The paper in Nature Ecology & Evolution is here: http://go.nature.com/2hr1eno
Understanding the origins of biodiversity is a central goal of evolutionary biology. We often assume that novel mutations are a primary source of new phenotypes, and thus play a key role in generating diversity. In contrast, existing genetic variation is more commonly thought to facilitate adaptive radiations that involve convergence, providing a mechanism for multiple species or populations to evolve similar phenotypes. Classical examples of this are convergent phenotypes in Heliconius butterflies and three-spined sticklebacks that depend on ancestral alleles at functional loci. However, standing genetic variation may also contribute to the evolution of novel phenotypes if different combinations of alleles are generated through differential sorting and/or introgression.
Comparing the genomes of closely related species allows us to identify loci that have presumably been targets of divergent selection, but pairwise comparisons provide little insight into the origins of adaptive alleles at these loci. For this, it is necessary to examine patterns of genomic variation in entire groups of closely related species.
My dissertation research addressed this question in a remarkable radiation of birds, the Lonchura munias of Papua New Guinea and Australia. Based on mitochondrial DNA sequences, primarily from old museum specimens, my graduate advisor and coauthor had known for many years that a clade of 13 munia species might represent one of the most recent and rapid radiations ever described in birds. Descended from a recent common ancestor, the munia species are remarkably similar genetically but show substantial variation in plumage color and pattern as well as in bill size and color. Intriguingly, these birds also have an unusual geographic distribution for recently evolved species, with two or even three of the 13 species co-occurring in at least six different regions in New Guinea and Australia. Despite this broad range overlap, reports of hybrid individuals are rare.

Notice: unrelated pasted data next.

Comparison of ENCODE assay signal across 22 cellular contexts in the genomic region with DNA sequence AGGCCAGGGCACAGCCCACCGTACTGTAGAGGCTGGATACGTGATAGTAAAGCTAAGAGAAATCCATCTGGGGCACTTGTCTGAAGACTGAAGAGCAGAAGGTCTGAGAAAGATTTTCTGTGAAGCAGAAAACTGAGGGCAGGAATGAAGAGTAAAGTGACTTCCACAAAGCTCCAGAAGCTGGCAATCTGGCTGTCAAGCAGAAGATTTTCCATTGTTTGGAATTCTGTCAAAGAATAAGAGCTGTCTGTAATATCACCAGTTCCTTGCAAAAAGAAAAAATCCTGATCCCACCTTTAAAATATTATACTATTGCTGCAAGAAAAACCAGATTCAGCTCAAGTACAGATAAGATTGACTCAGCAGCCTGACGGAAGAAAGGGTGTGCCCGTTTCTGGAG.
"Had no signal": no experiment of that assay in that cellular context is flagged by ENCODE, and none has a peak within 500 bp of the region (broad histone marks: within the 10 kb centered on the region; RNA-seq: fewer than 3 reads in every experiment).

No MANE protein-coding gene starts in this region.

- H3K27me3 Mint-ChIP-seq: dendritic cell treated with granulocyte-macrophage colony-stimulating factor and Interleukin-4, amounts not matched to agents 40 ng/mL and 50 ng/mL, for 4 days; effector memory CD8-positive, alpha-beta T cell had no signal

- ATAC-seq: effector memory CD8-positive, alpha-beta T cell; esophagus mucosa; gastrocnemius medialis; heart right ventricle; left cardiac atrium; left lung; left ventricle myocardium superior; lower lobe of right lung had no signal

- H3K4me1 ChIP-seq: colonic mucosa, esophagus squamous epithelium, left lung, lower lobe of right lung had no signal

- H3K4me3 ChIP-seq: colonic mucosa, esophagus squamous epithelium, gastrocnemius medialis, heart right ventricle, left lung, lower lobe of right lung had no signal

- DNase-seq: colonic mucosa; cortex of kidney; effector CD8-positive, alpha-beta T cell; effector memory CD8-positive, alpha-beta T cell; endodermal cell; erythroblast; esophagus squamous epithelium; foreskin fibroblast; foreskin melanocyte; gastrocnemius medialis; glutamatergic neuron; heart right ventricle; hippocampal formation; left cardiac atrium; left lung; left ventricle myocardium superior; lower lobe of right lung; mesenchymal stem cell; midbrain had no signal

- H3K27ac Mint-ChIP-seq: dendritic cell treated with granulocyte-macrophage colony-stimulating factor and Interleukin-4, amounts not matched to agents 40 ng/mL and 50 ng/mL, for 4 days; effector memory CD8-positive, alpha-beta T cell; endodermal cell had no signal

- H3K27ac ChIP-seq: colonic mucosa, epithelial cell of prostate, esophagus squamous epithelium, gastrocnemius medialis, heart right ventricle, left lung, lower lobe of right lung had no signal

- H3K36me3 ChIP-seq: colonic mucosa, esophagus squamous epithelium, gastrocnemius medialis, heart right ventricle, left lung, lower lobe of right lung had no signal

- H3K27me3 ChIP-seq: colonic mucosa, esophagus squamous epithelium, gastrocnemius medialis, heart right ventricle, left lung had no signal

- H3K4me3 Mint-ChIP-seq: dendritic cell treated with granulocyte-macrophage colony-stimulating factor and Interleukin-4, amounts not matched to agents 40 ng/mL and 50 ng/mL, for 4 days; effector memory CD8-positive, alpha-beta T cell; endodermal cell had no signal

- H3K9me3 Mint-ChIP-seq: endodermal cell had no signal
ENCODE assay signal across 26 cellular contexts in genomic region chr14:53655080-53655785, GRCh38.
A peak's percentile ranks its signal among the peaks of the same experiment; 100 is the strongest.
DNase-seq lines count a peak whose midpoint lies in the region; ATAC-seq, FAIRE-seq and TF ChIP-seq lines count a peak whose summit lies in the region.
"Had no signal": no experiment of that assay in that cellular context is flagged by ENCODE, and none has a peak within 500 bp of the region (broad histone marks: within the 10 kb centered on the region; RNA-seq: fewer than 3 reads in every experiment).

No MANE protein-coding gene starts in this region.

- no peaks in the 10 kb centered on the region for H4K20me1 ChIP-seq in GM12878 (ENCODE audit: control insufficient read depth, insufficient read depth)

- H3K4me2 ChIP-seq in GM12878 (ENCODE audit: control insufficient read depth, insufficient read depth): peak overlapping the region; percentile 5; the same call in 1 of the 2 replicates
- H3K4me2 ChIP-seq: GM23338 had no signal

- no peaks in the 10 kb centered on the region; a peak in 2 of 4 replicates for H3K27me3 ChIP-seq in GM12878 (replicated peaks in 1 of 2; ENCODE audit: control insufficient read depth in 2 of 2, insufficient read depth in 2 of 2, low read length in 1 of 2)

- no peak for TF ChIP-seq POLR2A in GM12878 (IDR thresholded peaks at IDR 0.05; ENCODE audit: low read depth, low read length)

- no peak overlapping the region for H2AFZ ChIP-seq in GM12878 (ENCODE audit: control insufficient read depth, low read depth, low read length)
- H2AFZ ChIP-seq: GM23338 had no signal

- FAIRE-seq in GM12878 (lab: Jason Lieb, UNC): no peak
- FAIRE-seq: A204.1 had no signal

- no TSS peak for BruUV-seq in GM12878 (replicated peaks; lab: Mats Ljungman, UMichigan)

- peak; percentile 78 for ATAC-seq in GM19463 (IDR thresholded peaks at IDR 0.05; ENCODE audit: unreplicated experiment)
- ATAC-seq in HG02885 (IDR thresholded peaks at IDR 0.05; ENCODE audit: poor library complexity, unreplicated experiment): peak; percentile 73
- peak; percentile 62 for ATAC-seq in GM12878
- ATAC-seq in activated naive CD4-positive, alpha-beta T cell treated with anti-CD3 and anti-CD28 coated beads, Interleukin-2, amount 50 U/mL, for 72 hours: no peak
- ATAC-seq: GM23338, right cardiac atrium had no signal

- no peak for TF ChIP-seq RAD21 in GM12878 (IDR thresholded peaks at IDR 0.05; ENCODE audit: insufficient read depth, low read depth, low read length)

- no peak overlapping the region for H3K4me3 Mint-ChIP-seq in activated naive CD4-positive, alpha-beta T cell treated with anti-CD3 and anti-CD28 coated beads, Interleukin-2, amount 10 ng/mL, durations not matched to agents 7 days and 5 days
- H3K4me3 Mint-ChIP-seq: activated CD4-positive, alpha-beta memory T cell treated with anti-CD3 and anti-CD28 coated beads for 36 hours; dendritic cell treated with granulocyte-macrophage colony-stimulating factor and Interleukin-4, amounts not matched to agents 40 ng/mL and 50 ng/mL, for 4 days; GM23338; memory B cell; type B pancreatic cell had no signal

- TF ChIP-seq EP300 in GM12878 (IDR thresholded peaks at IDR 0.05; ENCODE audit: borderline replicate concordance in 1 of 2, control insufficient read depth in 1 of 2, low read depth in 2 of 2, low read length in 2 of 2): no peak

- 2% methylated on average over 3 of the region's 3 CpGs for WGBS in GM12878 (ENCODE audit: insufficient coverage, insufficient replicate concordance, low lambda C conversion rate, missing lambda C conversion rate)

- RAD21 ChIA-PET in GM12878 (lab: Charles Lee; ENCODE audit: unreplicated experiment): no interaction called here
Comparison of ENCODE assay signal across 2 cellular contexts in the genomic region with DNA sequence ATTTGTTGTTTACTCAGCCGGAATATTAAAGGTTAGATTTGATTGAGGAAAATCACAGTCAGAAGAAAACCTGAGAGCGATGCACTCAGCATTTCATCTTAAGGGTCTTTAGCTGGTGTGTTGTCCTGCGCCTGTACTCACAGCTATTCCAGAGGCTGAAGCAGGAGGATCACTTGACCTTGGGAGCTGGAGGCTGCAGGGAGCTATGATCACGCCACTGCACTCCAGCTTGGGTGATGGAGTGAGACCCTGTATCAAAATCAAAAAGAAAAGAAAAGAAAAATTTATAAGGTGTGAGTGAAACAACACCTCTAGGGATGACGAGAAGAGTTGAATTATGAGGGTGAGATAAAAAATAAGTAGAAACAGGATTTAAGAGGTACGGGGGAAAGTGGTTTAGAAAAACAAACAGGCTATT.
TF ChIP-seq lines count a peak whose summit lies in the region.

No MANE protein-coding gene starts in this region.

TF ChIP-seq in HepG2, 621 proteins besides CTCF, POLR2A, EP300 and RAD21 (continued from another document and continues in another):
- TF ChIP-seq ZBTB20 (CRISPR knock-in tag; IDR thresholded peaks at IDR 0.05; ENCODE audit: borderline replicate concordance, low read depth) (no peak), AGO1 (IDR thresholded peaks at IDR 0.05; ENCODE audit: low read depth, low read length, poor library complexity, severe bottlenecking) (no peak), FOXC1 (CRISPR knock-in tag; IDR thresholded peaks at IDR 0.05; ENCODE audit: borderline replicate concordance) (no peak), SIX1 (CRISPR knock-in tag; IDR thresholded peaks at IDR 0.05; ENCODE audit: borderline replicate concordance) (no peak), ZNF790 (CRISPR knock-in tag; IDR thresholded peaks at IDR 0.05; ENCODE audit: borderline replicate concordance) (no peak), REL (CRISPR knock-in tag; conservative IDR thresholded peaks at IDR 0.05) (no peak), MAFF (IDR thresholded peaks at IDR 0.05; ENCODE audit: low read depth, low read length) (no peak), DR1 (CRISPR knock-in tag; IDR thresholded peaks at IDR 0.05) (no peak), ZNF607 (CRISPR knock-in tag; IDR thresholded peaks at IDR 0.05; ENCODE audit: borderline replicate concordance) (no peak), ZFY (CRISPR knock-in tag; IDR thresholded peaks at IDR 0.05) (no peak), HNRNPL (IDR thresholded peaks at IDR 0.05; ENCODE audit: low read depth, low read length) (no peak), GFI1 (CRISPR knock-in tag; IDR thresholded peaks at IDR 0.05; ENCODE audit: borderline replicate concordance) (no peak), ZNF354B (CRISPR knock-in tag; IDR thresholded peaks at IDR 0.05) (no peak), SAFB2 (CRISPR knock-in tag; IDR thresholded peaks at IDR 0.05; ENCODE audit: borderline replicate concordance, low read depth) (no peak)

As most of these species had never been the subject of intensive scientific study and very few tissue samples from wild birds were available, a thorough investigation of the group would require extensive fieldwork in Papua New Guinea, a task I undertook as a graduate student. Over the course of two years, I traveled with a series of capable assistants and guides to Western Australia and six different provinces in Papua New Guinea to collect samples for genetic analysis. The munias are seed-eating birds that have thrived on introduced grasses and agricultural crops, and my field sites were often near human habitation, though this ranged from large towns to remote villages that had to be reached by boat or by Cessna. I sampled 11 species from 18 populations, including populations from each region where multiple munia species from this radiation co-occur.
We examined genomic variation in these populations using double-digest RAD sequencing (ddRAD-seq) and whole genome sequencing (WGS). The ddRAD-seq data revealed evidence of extensive genome-wide introgression between sympatric pairs of munia species. In most cases, sympatric populations of different species were more similar to one another genome-wide than allopatric populations of the same species. However, whole genome sequencing comparisons revealed several regions that exhibit elevated divergence in multiple pairs of sympatric populations. Genetic variants at these regions have discordant phylogenetic histories, suggesting that the munias have acquired different sets of alleles via shared ancestry and hybridization.
Unique combinations of alleles at these divergent loci, which include several well-characterized color genes, are likely responsible for the distinct phenotypes of the different munia species. We use the analogy of a Mr. Potato Head toy, in which evolution has created unique phenotypes by mixing and matching ancestral variants in different ways. This suggests that ancestral genetic variation may be important not only in examples of convergent evolution, but also as a source of genetic raw material for generating phenotypic novelty and rapid diversification.